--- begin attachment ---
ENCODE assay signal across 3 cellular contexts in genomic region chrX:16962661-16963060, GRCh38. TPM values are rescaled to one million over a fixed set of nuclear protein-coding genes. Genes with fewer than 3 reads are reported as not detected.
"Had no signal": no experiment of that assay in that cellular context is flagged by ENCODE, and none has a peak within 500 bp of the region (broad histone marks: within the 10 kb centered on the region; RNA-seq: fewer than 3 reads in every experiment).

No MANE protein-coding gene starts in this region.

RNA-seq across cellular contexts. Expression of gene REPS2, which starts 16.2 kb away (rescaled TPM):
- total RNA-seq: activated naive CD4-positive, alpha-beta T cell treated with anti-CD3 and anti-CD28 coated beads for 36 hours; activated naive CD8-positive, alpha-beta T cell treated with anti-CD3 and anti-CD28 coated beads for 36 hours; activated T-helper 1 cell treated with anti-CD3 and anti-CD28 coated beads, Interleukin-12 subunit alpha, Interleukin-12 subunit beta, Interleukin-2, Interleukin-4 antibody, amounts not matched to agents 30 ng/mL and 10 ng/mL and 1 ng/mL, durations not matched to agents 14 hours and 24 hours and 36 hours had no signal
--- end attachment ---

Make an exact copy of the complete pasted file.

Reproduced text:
ENCODE assay signal across 3 cellular contexts in genomic region chrX:16962661-16963060, GRCh38. TPM values are rescaled to one million over a fixed set of nuclear protein-coding genes. Genes with fewer than 3 reads are reported as not detected.
"Had no signal": no experiment of that assay in that cellular context is flagged by ENCODE, and none has a peak within 500 bp of the region (broad histone marks: within the 10 kb centered on the region; RNA-seq: fewer than 3 reads in every experiment).

No MANE protein-coding gene starts in this region.

RNA-seq across cellular contexts. Expression of gene REPS2, which starts 16.2 kb away (rescaled TPM):
- total RNA-seq: activated naive CD4-positive, alpha-beta T cell treated with anti-CD3 and anti-CD28 coated beads for 36 hours; activated naive CD8-positive, alpha-beta T cell treated with anti-CD3 and anti-CD28 coated beads for 36 hours; activated T-helper 1 cell treated with anti-CD3 and anti-CD28 coated beads, Interleukin-12 subunit alpha, Interleukin-12 subunit beta, Interleukin-2, Interleukin-4 antibody, amounts not matched to agents 30 ng/mL and 10 ng/mL and 1 ng/mL, durations not matched to agents 14 hours and 24 hours and 36 hours had no signal